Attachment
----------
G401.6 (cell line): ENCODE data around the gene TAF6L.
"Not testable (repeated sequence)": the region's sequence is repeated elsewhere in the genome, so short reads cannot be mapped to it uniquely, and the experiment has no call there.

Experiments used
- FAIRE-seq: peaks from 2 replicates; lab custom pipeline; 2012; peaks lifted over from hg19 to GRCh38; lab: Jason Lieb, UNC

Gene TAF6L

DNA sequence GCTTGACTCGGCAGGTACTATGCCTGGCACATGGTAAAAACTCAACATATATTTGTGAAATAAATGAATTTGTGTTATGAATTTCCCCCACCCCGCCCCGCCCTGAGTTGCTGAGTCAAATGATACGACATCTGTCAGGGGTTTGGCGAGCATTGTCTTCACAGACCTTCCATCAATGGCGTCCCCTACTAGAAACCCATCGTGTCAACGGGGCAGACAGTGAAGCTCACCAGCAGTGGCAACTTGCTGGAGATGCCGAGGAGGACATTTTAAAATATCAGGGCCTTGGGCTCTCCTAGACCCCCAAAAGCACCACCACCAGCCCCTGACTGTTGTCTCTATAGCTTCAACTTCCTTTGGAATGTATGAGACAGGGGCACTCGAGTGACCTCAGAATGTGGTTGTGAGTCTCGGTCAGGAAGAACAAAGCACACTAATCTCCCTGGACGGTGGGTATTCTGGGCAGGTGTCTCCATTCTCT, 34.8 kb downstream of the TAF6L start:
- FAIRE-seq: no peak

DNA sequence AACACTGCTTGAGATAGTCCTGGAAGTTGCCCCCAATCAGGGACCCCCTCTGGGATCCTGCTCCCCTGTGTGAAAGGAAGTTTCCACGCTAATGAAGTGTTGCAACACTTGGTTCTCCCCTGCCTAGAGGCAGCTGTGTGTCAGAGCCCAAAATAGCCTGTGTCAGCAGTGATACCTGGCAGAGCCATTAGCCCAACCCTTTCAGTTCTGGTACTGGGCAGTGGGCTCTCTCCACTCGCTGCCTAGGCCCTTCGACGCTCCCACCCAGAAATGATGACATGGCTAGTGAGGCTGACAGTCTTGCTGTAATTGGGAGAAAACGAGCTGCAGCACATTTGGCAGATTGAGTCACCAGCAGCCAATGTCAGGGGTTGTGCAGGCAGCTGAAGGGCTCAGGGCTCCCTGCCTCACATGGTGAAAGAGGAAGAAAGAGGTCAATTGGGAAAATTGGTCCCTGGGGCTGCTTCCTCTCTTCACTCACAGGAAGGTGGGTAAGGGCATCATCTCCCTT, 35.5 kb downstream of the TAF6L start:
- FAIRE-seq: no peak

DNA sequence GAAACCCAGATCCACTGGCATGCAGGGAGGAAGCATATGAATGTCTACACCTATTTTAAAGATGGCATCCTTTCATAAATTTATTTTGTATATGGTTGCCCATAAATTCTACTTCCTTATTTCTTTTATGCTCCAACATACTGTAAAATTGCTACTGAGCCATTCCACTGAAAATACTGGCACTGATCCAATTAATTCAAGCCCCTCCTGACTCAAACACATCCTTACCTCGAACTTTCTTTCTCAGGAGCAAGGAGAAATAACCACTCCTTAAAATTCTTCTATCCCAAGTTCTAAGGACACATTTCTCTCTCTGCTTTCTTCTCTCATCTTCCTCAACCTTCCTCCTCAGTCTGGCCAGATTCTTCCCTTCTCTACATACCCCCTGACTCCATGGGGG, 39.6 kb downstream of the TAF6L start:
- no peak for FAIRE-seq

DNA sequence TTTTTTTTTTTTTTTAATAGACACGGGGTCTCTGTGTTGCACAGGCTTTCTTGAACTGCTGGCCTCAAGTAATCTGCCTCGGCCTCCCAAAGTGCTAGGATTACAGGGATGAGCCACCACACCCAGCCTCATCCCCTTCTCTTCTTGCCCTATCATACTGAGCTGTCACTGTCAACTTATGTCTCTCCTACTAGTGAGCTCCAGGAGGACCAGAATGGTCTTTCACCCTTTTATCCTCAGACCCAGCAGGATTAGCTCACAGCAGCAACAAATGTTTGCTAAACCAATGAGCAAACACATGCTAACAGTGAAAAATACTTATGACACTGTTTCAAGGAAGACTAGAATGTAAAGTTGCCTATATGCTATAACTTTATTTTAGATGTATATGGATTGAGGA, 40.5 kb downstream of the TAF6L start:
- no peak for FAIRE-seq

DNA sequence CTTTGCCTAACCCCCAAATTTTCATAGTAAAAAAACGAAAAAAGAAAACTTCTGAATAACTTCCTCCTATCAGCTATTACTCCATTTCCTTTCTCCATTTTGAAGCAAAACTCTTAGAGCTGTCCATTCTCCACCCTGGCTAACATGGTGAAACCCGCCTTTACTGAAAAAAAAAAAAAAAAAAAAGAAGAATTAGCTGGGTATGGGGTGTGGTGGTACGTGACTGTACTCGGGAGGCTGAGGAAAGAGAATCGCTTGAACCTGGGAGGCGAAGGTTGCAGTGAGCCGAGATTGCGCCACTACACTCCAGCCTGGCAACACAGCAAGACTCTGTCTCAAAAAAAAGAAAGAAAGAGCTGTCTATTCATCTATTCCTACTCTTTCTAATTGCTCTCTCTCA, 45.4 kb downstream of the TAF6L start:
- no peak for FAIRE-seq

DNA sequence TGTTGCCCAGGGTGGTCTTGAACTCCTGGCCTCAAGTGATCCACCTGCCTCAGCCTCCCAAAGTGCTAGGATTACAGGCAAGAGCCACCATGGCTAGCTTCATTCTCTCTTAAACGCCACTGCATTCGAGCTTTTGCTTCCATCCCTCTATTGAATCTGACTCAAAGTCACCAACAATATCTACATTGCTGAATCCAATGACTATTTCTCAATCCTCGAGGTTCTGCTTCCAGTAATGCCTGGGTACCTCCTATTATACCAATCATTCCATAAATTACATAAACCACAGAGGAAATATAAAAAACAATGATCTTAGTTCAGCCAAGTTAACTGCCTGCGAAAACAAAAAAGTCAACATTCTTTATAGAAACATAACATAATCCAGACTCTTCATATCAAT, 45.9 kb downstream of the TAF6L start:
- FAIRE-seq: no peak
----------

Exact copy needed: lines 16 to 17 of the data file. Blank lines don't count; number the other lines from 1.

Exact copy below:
DNA sequence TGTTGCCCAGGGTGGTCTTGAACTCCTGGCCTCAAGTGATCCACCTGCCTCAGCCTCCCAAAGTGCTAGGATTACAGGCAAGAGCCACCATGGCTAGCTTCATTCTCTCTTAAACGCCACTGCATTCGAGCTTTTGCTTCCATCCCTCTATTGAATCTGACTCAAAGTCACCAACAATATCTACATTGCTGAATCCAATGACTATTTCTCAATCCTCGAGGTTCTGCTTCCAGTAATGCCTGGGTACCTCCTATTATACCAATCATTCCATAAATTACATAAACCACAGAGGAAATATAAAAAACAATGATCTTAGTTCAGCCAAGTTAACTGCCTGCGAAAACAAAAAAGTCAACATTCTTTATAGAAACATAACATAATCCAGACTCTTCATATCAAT, 45.9 kb downstream of the TAF6L start:
- FAIRE-seq: no peak